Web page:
“The state of Maryland has embraced the ACA and there is clear evidence that the new incentives are indeed moving hospital systems away from a fee-for-service business model to one that rewards quality care and positive health outcomes over the volume of procedures,” said Thomas. “While the transition is not perfect, our state is a national leader for what the future of health care will look like.”

Panel members shared examples of effective and innovative community-based health interventions and public-private partnerships that are making a difference through culturally-tailored health promotion and disease prevention services, and highlighted the emergence of social determinants of health such as poverty, discrimination and residential segregation as factors that must be overcome.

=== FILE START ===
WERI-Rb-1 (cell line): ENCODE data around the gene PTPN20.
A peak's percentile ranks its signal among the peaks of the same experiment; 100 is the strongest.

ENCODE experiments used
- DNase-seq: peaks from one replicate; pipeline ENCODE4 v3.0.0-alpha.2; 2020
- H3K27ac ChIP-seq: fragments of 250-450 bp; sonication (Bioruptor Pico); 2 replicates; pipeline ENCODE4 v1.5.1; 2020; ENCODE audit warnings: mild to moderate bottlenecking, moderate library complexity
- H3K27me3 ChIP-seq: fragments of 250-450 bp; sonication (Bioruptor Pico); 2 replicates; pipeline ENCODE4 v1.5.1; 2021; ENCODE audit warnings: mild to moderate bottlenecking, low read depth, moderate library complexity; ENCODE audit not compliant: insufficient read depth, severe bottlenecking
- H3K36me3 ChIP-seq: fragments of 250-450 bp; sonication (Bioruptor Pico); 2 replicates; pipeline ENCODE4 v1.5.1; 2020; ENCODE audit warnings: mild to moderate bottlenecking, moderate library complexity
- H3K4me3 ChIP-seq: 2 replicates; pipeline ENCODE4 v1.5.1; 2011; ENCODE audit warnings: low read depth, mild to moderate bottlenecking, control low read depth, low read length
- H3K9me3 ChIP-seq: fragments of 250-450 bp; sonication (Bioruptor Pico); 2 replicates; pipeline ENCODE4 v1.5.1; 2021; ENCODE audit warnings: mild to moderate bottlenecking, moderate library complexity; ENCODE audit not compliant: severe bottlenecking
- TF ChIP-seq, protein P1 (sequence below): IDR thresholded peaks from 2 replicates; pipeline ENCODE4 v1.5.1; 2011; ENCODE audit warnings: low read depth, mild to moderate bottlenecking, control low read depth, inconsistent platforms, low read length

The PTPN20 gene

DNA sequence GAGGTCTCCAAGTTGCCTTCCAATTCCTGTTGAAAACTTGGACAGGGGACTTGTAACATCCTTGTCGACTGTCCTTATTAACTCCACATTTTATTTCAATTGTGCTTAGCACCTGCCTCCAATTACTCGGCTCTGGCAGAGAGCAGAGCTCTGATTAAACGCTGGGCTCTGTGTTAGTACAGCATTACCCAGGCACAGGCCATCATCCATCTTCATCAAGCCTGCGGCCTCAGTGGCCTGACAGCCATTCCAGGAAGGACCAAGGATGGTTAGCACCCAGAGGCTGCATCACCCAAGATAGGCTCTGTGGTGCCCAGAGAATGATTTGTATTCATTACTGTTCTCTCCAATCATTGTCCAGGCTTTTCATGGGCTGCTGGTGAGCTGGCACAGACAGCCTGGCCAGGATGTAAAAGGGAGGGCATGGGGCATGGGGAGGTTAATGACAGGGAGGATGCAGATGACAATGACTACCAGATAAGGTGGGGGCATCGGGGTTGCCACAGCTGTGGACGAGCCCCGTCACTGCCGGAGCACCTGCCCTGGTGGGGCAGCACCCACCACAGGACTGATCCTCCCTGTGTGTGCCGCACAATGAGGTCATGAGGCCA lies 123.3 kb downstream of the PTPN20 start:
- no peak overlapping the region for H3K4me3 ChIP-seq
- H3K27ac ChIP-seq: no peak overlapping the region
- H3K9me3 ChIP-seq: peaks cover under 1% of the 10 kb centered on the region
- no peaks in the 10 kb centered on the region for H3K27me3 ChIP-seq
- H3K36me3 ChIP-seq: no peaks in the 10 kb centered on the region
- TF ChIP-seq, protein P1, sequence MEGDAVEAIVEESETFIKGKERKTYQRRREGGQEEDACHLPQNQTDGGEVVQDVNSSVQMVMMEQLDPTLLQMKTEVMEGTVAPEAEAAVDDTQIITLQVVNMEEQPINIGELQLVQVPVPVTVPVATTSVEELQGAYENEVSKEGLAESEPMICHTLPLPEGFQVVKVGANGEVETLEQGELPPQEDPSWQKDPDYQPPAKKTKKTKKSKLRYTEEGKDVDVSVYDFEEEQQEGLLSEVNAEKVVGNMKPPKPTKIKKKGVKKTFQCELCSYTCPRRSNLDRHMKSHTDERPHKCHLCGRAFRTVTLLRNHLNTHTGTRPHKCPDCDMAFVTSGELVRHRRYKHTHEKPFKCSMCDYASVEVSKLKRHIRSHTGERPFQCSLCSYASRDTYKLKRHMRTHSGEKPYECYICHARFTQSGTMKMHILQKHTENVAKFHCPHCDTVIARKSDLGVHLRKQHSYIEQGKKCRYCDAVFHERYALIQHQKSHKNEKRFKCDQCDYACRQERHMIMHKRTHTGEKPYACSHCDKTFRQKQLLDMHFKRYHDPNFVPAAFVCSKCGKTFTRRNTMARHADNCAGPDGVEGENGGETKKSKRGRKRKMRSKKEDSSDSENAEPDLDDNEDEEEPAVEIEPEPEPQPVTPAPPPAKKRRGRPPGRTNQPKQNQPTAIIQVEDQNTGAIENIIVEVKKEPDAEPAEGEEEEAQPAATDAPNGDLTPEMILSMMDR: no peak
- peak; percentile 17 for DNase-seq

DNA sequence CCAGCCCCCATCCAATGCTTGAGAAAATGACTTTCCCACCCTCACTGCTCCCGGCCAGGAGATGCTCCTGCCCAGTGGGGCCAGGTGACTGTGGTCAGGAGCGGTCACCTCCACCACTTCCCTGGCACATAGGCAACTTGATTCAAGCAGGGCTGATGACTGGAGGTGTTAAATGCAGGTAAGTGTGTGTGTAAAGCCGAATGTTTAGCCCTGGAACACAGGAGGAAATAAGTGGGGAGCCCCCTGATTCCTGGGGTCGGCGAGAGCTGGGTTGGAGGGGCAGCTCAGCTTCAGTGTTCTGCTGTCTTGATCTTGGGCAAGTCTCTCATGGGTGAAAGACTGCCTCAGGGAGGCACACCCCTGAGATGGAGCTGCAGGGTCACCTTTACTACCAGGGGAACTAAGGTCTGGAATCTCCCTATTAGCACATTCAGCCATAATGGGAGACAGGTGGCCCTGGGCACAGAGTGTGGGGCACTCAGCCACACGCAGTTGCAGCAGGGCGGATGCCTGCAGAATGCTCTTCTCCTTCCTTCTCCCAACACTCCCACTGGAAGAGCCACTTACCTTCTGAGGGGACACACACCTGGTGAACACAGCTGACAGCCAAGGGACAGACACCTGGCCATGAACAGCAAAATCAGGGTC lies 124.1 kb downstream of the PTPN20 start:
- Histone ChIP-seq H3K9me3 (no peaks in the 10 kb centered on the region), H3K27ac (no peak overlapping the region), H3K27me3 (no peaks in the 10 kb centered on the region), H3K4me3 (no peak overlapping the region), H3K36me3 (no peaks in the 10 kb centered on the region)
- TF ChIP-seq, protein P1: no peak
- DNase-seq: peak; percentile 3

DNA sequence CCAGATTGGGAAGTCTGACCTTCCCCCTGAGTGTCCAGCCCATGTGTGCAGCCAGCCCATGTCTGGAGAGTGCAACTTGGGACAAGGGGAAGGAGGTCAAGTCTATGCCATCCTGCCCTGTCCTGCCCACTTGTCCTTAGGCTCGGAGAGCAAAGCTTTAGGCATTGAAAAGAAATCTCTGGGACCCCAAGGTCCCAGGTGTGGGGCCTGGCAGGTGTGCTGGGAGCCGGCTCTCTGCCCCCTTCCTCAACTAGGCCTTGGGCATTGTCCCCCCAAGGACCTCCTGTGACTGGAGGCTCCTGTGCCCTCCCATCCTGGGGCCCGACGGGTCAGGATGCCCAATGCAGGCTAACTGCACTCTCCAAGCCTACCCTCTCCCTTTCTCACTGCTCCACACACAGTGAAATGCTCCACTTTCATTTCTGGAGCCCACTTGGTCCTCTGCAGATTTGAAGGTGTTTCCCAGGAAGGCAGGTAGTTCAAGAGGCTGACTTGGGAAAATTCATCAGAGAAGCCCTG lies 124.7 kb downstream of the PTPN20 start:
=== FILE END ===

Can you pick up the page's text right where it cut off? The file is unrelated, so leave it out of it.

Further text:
“I’m convinced that if you address racial and ethnic disparities with respect to the delivery of health care and health care coverage in this country, you will build the best health care system we can possibly have because diversity is our country’s hallmark,” said Congressman Sarbanes, who, as a member of the House Energy and Commerce Committee, has been a tireless advocate for improving healthcare quality and addressing health disparities.
 
To achieve health equity, researchers, policymakers, and industry leaders must address broader issues beyond the traditional biomedical model and build trust between those who control health care delivery system and those who have lost hope in the system, said members of the panel.